PDA

View Full Version : A Cautionary Letter



lukjad007
September 14th, 2008, 05:31 PM
To my classmate:

To my classmate who gave me a file and told me to check it out. Thanks you. I asked if it was a trojan and you said no. So I activated it and a message popped up saying: "Virus activated. This computer will shut down in 20 seconds. All unsaved work will be lost." Then a second message "Computer over? Very Yes!"

We shared a chuckle as the computer rebooted. Or tried to. The "cool program" had deleted the files need ed for Windows XP to load. It deleted my boot record and a bunch of other files that you don't want to lose. Since no one in the class, even the teacher knew the master password, I had to make a full reinstall, not just a repair. In the process, XP deleted my Ubuntu partition. You swore that it was not your program. You said you really thought that it was just a funny joke "virus". I had no proof for the moment so I said nothing. Later after I had reinstalled Ubuntu (accidentally uninstalling Windows XP) I decided to take a look at your program.

It turns out that you did design it, at least in part. You even had the gall to sign it. Now, I'm no expert, but even I can tell that a line that says "del: \windows\..." is not there just to make a message pop up and can do bad things to a system. Now, I could have believed that you just downloaded it from some site had you not signed it. I spent five seconds looking at the code and saw the damage potential. Now, I don't want to spend 4 hours of class time reinstalling my two OSes, security devices, and software. So I have a request. The next time you want to Next time you feel like showing me how cool you are with a nifty little program you made, just do it on your own box.

Now, I said earlier that I wanted to thank you. Here is why. You taught me a few things, like how to install Windows XP, Avast Antivirus, Firefox etc.; you taught me never to trust anyone at work ir at school; and the best of all, you forced me to take a crash course in how a trojan works.

The last lesson is the most valuable right now since I had to show you my appreciation of your wit. I didn't want to just send give you your own trojan, that would show you I was only a copycat. To prove to you that I really cared, I modified your trojan to remove the nasty bits. After all, knowing you, you find yourself funny, but I doubt that you would find your own "humour" funny once it was directed at you. So while your computer will shutdown, it will start up any you will be missing no files. If you feel the urge to complain , please remember that I have copies of your "cool program" that trashed my system.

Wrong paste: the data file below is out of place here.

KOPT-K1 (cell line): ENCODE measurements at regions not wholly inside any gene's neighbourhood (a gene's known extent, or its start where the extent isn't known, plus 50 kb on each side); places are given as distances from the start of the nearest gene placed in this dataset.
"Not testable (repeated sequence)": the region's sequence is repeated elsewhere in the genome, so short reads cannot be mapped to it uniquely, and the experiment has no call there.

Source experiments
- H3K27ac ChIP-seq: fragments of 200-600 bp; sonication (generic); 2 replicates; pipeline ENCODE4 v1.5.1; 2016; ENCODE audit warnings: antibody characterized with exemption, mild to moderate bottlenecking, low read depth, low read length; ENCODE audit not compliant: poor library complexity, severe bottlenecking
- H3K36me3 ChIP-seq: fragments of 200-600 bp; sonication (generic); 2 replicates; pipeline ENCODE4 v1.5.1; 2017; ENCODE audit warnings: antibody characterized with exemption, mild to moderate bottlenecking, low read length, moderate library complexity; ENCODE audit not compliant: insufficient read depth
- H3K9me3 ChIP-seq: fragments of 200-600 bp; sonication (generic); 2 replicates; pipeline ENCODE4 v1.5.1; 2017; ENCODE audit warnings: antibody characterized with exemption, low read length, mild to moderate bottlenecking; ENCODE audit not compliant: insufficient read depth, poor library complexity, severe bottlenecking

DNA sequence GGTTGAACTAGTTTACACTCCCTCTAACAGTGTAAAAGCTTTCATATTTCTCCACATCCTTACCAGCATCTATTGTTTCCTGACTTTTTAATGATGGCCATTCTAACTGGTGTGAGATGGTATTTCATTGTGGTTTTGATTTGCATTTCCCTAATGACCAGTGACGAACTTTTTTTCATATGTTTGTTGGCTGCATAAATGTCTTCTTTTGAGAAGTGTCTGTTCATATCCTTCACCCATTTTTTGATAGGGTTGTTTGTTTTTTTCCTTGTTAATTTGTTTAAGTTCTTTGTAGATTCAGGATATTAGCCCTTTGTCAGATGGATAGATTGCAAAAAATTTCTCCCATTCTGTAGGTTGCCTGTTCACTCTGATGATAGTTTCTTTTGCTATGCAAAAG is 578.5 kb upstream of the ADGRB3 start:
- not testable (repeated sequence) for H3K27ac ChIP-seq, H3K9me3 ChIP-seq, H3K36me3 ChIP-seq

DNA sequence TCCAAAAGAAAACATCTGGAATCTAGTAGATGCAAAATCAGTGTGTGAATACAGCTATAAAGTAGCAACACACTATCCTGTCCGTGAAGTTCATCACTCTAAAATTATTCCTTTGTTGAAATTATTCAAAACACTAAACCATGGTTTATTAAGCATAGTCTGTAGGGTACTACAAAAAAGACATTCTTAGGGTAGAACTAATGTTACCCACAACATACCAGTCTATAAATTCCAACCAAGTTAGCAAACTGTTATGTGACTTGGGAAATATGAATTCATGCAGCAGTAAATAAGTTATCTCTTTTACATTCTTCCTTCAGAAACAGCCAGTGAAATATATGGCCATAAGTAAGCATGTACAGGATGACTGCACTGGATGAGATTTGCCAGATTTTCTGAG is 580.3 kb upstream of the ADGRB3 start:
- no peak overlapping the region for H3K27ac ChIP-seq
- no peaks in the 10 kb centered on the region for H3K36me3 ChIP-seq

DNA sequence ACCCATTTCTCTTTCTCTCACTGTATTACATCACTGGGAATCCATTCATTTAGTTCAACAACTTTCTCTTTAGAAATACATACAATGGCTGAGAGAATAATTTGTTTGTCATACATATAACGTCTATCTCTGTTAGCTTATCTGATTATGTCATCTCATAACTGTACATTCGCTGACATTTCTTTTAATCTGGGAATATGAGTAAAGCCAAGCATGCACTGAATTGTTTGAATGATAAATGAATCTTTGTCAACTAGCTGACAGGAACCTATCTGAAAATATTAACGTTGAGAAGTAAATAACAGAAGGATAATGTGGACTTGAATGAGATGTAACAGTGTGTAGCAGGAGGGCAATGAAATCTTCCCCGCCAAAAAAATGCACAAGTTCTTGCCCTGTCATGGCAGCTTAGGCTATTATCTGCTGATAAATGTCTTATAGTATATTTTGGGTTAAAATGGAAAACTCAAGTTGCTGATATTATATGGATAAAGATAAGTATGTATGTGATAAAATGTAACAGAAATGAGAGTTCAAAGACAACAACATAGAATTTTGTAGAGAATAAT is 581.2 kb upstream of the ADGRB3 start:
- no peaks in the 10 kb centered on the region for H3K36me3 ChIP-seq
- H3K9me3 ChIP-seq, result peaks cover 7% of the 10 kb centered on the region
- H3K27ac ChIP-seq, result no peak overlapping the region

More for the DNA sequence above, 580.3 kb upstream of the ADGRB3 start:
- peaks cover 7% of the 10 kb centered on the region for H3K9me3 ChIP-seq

Another reason why I chose to let your system live is that we are different. I do not revel in the suffering of others. and I do not consider myself above the rules.

This is a warning. I will not stand for this type of rubbish. If you pull this type of prank again, I will notso kind. My terms are simple:

Leave me be,
Or learn about format c\.

Sincerely yours,

Lukjad007


(Please note that the last two lines are hyperbole.)

fatality_uk
September 14th, 2008, 05:49 PM
caveat emptor

lukjad007
September 14th, 2008, 05:56 PM
caveat emptor
Caveat venditor

sisco311
September 14th, 2008, 07:01 PM
Now, I said earlier that I wanted to thank you. Here is why. You taught me a few things, like how to install Windows XP, Avast Antivirus, Firefox etc.; you taught me never to trust anyone at work ir at school; and the best of all, you forced me to take a crash course in how a virus works.

trojan horse (http://en.wikipedia.org/wiki/Trojan_horse_%28computing%29)

karellen
September 14th, 2008, 07:04 PM
It deleted my boot record and a bunch of other files that you don't want to lose. Since no one in the class, even the teacher knew the master password, I had to make a full reinstall, not just a repair. In the process, XP deleted my Ubuntu partition.

how can installing XP delete you Linux partition? I guess it just rewrote the MBR and Ubuntu couldn't boot. if you've had a live cd it could've been fixed... http://ubuntuforums.org/showthread.php?t=144602

lukjad007
September 14th, 2008, 07:06 PM
Is that what it is? I was not sure. Since there was no real other use (i.e. it was not pretending to install Openoffice) I wasn't sure.

lukjad007
September 14th, 2008, 07:08 PM
how can installing XP delete you Linux partition? I guess it just rewrote the MBR and Ubuntu couldn't boot. if you had live cd it could be fixed... http://ubuntuforums.org/showthread.php?t=144602
Thanks! I'll have to look into that.

smoker
September 14th, 2008, 07:38 PM
why didn't you scan it for viruses before you ran the programme?

bashveank
September 14th, 2008, 07:39 PM